(WKBN) – April is National Autism Awareness Month. A new report this week by the Centers for Disease Control and Prevention shows an increase in the number of children being diagnosed with autism. In 2020 — the year of the latest data — 1 out of every 36 children in the U.S. was diagnosed with autism. Schools across the country and here at home are working to provide crucial services to families. Tonight, WKBN Community Affairs Director Dee Crawford talks to the CEO of Potential Development, Paul Garchar, who is in his 23rd year of the position.

Garchar explains what autism is.

“Autism is a neurological disorder affecting children as early as age two and a half to three. Usually, when parents will start to notice that something’s going on, either a child may start to have communication skills, then they regress. Or I know with my nephew, Christmastime, he was sitting in the living room playing with the toy, completely isolated — noise, activities going on around him — just completely isolated. So there’s some early warning signs that you can look at. If you do start to see those, I’d reach out to the pediatrician immediately to explore those,” he said.

Information is available through a child’s pediatrician, the Youngstown Health Department or Potential Development.

“They [parents] can contact Potential Development and we have plenty of resources. We have plenty of good friends that help out the agency if they need a diagnosis. We have counseling centers that can help with that. We have a list of resources that can help with that,” Garchar said.

Autism affects 4 out of 5 males.

“For autism, it’s very hard sometimes to discuss because there’s actually no known cause right now and obviously, there’s no cure. Early intervention is a huge help to get things rolling as quickly as possible, but the actual cause right now is, there’s a lot of speculation that, you know, for every research project that says it might be associated to the vaccine or it may not, there’s, you know, another stack of research projects that say there’s no correlation,” Garchar said.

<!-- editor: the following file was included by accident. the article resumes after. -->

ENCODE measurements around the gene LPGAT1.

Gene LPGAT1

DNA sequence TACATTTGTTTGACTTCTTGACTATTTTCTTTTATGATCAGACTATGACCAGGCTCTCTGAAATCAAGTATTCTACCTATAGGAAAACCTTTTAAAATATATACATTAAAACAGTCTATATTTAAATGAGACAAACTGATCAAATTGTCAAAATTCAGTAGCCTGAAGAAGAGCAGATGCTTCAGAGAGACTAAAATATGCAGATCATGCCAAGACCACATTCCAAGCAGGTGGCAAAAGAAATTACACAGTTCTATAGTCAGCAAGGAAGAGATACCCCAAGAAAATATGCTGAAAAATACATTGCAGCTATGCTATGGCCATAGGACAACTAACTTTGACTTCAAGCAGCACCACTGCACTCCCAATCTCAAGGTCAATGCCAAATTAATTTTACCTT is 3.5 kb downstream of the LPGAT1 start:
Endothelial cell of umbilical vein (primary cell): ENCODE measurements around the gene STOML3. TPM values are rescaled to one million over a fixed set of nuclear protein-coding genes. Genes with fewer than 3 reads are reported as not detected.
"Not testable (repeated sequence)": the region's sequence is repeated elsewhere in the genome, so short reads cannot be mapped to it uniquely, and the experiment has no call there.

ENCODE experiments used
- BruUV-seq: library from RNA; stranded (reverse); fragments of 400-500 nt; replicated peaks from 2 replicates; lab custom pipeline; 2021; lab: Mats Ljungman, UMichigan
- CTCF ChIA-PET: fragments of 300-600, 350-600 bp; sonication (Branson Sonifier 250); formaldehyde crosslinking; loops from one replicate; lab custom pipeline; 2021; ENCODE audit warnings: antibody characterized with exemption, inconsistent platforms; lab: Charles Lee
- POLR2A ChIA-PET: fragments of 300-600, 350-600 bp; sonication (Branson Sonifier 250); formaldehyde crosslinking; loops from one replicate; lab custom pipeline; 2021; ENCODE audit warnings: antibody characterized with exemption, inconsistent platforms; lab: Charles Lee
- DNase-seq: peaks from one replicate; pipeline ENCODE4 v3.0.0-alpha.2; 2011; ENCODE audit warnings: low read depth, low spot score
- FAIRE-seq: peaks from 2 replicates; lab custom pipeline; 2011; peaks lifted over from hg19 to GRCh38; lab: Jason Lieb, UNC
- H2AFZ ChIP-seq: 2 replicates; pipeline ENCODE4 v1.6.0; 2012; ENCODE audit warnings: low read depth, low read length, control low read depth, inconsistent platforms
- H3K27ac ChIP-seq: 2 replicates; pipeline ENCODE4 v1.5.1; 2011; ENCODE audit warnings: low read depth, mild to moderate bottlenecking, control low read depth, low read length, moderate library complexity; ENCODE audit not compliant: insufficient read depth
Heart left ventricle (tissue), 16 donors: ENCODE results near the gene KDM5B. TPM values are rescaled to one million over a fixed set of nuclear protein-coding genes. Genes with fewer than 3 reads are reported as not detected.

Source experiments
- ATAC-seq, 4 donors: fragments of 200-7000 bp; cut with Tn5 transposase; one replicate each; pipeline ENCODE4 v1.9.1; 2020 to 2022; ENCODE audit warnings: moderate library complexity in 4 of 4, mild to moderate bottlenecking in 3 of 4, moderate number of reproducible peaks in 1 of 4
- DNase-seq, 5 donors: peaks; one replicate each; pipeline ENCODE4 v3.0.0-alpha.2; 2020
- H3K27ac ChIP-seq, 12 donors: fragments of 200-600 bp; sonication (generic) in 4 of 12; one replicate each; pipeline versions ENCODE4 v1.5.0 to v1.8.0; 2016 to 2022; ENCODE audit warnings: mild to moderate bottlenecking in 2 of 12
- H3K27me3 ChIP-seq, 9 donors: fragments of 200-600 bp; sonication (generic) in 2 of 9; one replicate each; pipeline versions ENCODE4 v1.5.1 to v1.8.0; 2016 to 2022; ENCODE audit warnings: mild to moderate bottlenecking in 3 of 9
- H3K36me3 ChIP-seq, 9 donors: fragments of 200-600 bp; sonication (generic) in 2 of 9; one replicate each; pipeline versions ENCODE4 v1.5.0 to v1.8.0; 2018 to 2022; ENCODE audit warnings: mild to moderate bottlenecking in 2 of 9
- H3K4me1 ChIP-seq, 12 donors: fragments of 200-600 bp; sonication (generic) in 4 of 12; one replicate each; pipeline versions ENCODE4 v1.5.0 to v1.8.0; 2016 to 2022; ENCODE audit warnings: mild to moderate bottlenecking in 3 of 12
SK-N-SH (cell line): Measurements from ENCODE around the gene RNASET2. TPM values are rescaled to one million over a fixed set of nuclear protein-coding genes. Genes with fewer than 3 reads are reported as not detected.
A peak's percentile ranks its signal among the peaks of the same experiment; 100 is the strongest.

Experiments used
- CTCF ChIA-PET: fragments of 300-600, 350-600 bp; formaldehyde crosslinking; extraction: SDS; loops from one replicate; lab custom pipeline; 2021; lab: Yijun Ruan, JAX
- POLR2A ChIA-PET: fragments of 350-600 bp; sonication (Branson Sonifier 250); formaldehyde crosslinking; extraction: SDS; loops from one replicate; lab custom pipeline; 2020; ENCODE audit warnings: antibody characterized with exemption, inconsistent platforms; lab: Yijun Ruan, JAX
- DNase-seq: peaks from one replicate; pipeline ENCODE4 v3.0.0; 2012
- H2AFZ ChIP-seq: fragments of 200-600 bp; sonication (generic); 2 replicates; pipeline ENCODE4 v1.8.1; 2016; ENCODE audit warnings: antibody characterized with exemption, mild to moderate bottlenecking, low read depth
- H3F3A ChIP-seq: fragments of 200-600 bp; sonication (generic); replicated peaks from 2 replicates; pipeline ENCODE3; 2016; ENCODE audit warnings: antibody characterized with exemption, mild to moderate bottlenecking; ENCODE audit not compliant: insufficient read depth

So, Garchar says it’s strictly speculation at the moment.

Potential Development has three locations in Youngstown: a preschool on Indianola Avenue, an elementary and middle school at 2400 Market Street and a high school at 2405 Market Street.

“So on Market Street in 2013, we purchased the building on the corner of Market and Dewey and converted that into our junior high/high school building. We serve students grades seven through 12. We did so well with that — the visibility, the high traffic up and down Market Street really helped put the school on the map. We then purchased the building across the street and it is housing our K to grade 6 program,” Garchar said.

Potential Development serves Mahoning, Trumbull and now portions of Columbiana County.

“There are other programs and services in the area serving students with autism, but I think the main thing that makes Potential Development unique is that we actually became a non-public charter school, kindergarten through grade 12, which actually means in addition to all of the individual goals that the students work on under IEP, we still teach reading, math, science, all the core content standards that that student would receive in the public schools. When they leave Potential Development, they’re going to walk out the door with a high school diploma. I think that’s the most unique part,” Garchar said.

Along with academics, Potential Development also offers socialization opportunities like dances and sports.

“So one of the concerns of having a child attend a specialized school like Potential Development is that they may miss out. They may miss out on some of those extracurricular activities. So we really, really over the past couple of years have tried to build up all those opportunities. So students don’t miss out on bowling. We have a basketball team. We’ll have track and field in the spring. The prom, things like that. So we do really try and make it a well-rounded experience… Music, art. We really try and incorporate as many possible typical experiences as we can,” Garchar said.

Graduation is also coming up in July.

The program is a haven for parents because for some, without Potential Development, many children would not begin to reach their full potential. Garchar said the spectrum is large, and they have classrooms that serve students on the moderate to lower end of the spectrum that may need more “hands-on” to complete their tasks.

“And we can serve everybody in between. We really like to let parents know that we are an option. We’re a good choice. If they need some help, they can enter the program at any stage, preschool, elementary, high school,” Garchar said. “If they are going into a new building in their district and that’s a little bit intimidating, maybe it’s a larger building, parents can come and check us out or any point they might have some issues.”

Potential Development is planning to expand. Garchar said he hopes to have a new campus building at the Market Street location.

“We really are able to reach all parts of Trumbull County that come own 711. We’re only a mile off of 680,” he said. “We are very accessible to the wider community. It’s a very exciting time for us to get the message out about Potential Development.”